Síguenos en Twitter     Síguenos en Facebook     Síguenos en Google+     Síguenos en YouTube     Siguenos en Linkedin     Correo Grupsagessa     Gmail     Yahoo Mail     Dropbox     Instagram     Pinterest     Slack     Google Drive     Reddit     StumbleUpon     Print

SOBRE EL AUTOR **

Mi foto
FACP. Colegio de médicos de Tarragona Nº 4305520 / fgcapriles@gmail.com

WORLD EMERGENCY MEDICINE SOCIETIES

My Heart is Racing! Select Cardiac Arrhythmias and Practice Updates

Buscar en contenido

Contenido:

martes, 20 de diciembre de 2016

Triple therapy for influenza

PulmCrit(EMCrit)
PulmCrit (EMCrit) - December 19, 2016 - By Josh Farkas 
Ref: Hung IF. Chest 2016; Nov [Epub ahead of print]. Efficacy of clarithromycin-naproxen-oseltamavir combination in the treatment of patients hospitalized for influenza A (H3N2) infection: an open-label, randomized controlled, phase 2b/3 trial.
"Antiviral therapy for influenza is a sore subject. Oseltamavir was initially felt to be a silver bullet. Unfortunately, it turned out that its efficacy was overblown by publication bias. Discordance between guidelines, practice, and evidence remains frustrating.
  • Regardless, flu seasons is upon us again. A recent paper in CHEST provides some tantalizing evidence about possible treatment. Will this pan out, or is it just another fairy tale?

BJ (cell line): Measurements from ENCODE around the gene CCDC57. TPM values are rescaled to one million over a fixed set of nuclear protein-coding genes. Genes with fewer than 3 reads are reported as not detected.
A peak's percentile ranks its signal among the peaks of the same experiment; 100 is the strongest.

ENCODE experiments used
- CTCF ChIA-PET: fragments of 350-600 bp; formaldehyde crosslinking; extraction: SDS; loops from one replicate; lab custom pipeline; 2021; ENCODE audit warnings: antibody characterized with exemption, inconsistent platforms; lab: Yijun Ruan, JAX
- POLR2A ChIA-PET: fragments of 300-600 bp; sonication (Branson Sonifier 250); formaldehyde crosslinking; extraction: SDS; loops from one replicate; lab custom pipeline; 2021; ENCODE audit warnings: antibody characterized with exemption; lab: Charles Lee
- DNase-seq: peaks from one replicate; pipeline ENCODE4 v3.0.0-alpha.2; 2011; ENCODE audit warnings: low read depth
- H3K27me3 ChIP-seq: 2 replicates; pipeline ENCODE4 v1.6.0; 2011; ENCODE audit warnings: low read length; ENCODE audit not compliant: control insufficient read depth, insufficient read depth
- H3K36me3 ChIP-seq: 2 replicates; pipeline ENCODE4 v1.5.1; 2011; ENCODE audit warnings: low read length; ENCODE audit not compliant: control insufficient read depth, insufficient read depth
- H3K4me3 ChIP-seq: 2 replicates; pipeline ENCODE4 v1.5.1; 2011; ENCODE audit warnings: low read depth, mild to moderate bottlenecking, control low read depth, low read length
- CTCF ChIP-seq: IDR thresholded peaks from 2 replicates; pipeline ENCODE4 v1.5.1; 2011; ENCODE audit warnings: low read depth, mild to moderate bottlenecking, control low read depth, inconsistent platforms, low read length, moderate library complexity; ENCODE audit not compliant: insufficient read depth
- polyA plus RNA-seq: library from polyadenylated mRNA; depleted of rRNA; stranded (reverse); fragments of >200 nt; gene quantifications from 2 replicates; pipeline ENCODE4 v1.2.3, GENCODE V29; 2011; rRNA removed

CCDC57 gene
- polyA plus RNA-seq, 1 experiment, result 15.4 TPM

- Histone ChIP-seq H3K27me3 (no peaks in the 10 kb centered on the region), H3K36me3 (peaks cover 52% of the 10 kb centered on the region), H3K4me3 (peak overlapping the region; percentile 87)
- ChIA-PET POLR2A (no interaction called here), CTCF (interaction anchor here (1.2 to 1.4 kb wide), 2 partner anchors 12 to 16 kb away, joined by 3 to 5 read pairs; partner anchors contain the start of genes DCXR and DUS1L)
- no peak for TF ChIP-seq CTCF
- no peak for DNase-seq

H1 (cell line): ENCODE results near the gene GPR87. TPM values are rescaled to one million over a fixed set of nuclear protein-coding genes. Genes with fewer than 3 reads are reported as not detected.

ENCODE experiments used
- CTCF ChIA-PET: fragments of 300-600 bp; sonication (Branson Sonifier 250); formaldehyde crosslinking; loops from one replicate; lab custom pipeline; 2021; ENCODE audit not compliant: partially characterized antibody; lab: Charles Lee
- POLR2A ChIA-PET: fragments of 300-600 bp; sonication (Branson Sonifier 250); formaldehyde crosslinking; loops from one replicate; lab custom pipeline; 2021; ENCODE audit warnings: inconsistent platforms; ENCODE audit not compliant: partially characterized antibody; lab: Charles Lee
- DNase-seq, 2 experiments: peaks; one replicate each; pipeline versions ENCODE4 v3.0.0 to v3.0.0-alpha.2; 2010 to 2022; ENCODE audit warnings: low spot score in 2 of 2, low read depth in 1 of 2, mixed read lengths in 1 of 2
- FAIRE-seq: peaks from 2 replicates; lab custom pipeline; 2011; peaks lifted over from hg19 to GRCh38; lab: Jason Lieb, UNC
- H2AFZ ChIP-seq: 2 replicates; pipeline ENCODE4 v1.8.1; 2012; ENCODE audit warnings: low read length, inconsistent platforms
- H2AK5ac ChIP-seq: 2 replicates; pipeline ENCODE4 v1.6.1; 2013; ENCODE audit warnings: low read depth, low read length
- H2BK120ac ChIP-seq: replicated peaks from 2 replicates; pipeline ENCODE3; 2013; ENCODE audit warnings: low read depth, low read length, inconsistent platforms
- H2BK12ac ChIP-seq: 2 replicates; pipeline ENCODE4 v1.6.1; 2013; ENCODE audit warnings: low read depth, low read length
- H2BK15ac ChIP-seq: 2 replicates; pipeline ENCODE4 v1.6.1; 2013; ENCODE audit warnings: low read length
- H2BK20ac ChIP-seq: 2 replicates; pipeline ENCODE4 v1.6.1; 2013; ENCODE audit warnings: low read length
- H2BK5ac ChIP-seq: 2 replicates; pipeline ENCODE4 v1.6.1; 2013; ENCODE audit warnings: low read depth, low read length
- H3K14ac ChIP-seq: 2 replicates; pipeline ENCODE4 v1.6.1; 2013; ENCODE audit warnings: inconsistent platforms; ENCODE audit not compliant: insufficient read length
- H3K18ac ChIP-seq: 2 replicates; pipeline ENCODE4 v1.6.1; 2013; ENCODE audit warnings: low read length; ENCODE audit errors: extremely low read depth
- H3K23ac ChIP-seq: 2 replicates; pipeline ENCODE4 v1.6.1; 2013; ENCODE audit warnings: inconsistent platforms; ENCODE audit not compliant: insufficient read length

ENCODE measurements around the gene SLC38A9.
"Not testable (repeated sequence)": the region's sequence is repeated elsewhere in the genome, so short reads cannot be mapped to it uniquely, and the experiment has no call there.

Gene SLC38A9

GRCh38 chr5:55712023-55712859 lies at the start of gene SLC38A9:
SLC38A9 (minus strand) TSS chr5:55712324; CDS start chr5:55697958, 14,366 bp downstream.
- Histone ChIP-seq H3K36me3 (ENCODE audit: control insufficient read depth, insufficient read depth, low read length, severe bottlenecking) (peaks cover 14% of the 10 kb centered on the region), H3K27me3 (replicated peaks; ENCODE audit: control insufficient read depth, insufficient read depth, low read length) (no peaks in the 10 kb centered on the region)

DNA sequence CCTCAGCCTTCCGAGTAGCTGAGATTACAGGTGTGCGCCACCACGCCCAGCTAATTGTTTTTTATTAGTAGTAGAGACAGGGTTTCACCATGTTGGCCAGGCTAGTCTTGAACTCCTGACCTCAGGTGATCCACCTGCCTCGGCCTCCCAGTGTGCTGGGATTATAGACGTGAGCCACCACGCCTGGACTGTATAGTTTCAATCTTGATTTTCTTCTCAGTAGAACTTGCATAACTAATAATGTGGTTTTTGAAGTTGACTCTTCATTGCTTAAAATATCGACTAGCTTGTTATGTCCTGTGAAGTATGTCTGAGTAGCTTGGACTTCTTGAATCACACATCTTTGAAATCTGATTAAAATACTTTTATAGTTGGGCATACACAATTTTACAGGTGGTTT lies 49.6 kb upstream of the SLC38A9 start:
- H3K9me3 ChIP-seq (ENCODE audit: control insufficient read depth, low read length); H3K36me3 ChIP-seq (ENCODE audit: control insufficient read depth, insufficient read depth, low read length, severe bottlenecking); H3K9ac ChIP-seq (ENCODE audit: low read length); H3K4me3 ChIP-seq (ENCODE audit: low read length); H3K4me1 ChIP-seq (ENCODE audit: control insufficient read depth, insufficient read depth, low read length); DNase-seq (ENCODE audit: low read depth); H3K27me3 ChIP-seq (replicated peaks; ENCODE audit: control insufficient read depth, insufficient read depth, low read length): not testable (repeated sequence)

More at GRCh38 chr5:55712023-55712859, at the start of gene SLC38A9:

• Although oseltamavir has anti-viral activity against influenza, its efficacy has been clinically disappointing.
  • Naproxen and clarithromycin both have anti-viral and immunomodulatory effects in vitro and in mouse studies. Animal studies suggest that NSAIDs work synergistically with neuraminidase-inhibitor therapy.
  • Hung 2016 performed a single-center open-label study evaluating the addition of a 2-day course of naproxen and clarithromycin to oseltamavir among inpatients with pneumonia due to H3N2 influenza. Combination therapy reduced mortality, transfer to step-down units, pneumonia severity, and viral replication.
  • Further evidence is needed. In the interim, a brief course of naproxen and clarithromycin may be considered for carefully selected patients (e.g., onset <72 hours before presentation, patients admitted to the hospital with lab-proven influenza pneumonia, adequate renal function)."